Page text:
A Quick Review

The first company that I used in the article was Johnson & Johnson and the purchase of 100 shares of stock in 1984, with dividends reinvested, and the stock being held until today would look like this:

The initial 100 shares would have grown to 2,608 shares today, and the current value would be $348,570 on an investment of $3,550.

The next company that I used as an illustration was Kimberly-Clark and the purchase of 100 shares in 1984, with dividends reinvested, and held through today, would look like this:

The original $4,538 investment would be worth $223,693, and the investor would own 1,737 shares of KMB.

The last company that we used as an illustration was Colgate Palmolive, and again, 100 shares purchased in 1984, with dividends reinvested and held through today would look like this:

The 100-share investment would have grown to 2,086 shares, and it would have a current value of $153,870 on an investment of $2,450.

What You Should Know

The use of these particular companies is not intended to be anything other than an illustration of three companies that performed well over the last 30 years, for investors that bought, reinvested dividends back into additional shares of the same company and held their positions. For those who decided to make additional purchases along the way, the results are even better than those shown above.

The Perfect Portfolio

In my taxable portfolio, The Perfect Portfolio, which I have written a series of articles, about, we own all three companies. In this portfolio, we made purchases of shares in each of these companies in 2009, 2010, and 2011.

I have not made any additional purchases of shares in any of these three companies since June of 2011 (which is 6 years without adding a single share). How come?

Two reasons, actually.

First, because I already have a full position in this taxable portfolio for each of these companies and in my tax deferred portfolio, the same is true of these three companies.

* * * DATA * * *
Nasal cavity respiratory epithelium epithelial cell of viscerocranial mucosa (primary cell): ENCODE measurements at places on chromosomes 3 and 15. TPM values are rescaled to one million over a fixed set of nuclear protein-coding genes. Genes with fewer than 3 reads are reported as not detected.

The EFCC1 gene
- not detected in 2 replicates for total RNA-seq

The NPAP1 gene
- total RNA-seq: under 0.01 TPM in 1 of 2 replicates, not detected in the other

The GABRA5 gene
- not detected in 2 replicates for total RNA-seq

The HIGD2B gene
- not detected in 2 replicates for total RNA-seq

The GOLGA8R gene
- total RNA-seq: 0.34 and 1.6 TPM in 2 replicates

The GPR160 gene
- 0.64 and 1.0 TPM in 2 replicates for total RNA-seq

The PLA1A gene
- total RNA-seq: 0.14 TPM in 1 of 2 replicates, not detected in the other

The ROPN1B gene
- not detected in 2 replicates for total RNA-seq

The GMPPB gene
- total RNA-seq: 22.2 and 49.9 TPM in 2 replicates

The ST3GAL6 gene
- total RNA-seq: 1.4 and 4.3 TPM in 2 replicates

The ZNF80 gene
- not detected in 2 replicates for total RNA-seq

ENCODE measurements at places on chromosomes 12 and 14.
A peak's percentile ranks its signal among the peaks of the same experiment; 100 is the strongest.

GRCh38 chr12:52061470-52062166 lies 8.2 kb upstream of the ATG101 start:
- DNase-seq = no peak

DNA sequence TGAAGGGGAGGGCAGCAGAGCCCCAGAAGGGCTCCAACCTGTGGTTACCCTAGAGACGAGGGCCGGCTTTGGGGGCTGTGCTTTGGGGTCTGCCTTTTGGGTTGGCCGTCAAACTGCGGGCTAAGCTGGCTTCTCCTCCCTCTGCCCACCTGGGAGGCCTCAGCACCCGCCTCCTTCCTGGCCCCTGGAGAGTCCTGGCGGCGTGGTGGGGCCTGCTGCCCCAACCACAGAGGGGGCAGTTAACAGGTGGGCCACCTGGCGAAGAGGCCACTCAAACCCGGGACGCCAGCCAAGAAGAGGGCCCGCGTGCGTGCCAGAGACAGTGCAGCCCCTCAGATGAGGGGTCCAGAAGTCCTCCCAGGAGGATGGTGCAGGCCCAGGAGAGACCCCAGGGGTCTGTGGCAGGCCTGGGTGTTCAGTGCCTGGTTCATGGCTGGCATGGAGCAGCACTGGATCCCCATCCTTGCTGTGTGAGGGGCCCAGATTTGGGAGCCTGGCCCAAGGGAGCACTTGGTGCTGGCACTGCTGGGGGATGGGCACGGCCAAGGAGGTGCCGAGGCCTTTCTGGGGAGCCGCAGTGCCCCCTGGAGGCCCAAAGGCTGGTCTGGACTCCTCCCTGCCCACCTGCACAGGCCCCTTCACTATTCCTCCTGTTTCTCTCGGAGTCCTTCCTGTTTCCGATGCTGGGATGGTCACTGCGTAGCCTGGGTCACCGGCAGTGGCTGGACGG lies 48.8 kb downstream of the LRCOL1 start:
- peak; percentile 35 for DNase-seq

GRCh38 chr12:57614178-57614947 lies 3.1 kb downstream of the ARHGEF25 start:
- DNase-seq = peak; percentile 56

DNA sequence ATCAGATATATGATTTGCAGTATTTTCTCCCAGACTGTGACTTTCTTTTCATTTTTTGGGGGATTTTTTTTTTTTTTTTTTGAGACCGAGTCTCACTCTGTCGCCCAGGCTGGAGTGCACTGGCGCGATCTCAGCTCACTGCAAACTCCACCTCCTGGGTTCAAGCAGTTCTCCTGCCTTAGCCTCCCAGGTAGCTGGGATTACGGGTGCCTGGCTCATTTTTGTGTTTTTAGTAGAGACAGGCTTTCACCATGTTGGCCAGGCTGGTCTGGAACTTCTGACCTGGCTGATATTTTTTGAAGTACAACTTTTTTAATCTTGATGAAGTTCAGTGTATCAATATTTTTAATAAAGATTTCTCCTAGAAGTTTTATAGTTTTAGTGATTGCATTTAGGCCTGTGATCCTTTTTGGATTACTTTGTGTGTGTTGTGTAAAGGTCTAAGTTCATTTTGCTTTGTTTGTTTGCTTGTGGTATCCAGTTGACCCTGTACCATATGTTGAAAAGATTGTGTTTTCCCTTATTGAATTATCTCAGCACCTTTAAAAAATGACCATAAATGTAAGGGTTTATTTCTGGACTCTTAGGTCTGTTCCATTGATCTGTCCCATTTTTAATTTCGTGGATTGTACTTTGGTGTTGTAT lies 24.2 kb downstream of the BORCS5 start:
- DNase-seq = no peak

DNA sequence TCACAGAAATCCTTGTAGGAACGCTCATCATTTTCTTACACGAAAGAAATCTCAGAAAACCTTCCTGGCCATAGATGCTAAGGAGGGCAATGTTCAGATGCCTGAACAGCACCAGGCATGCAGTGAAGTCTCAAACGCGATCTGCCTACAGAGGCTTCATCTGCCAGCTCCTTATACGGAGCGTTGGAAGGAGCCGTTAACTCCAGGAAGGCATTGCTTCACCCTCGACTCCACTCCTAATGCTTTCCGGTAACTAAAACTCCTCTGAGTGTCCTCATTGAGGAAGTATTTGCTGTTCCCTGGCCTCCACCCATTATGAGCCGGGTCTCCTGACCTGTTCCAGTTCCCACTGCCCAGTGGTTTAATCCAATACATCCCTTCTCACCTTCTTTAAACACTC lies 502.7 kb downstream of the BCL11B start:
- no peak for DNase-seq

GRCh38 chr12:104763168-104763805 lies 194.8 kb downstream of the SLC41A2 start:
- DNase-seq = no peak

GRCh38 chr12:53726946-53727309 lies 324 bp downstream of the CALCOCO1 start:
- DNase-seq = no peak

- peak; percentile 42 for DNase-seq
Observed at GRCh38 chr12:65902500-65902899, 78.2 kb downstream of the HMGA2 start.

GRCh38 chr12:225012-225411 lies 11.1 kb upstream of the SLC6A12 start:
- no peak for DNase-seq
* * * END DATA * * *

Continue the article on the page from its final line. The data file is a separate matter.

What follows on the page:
Second, because I try to buy stocks when they are a value to intrinsic worth as I define intrinsic worth. For me, these three companies, with the exception of Johnson & Johnson, which I added to my wife's Roth did not present a compelling reason to deploy more capital into them from my own investment perspective. Again, let's be clear. How YOU define intrinsic worth is really up to you, and how you go about deploying additional capital is really your own business as far as I'm concerned.

2016 Additions to My Portfolio:

In 2016, I began making purchases once more in The Perfect Portfolio. The source of the capital for investing was from the proceeds of selling a house that I owned in California.

I identified 11 companies that seemed like a value to my screening metrics. Those companies were Cisco Systems (CSCO), JPMorgan Chase (JPM), Emerson Electric (EMR), International Business Machines (IBM), Qualcomm (QCOM), Archer Daniels Midland (ADM), Harley-Davidson (HOG), Monsanto (MON), Marathon Petroleum (MPC), Schweitzer-Mauduit (SWM), and Western Digital (WDC).

2017 Additions to My Portfolio:

In 2017, I created a watch list of companies that were of interest to me. Those companies can be found here.

In June, I added V.F. Corp. (VFC), Hormel (HRL), CVS Corp. (CVS), General Mills (GIS), and Occidental Petroleum (OXY) to the portfolio.

Is There A Common Thread Here?

Each of these companies have one common thread. They are dividend growth stocks. That means that as a rule, these companies increase their dividends annually. Now, that's a statement that would probably have the small print warning, "Past performance is no guarantee of future results."

Will each of these companies and the original 15 companies in the portfolio continue to increase dividends every year, like they have in the past? I have absolutely no idea. But logic and probability tell me that there is a "good chance" that they will.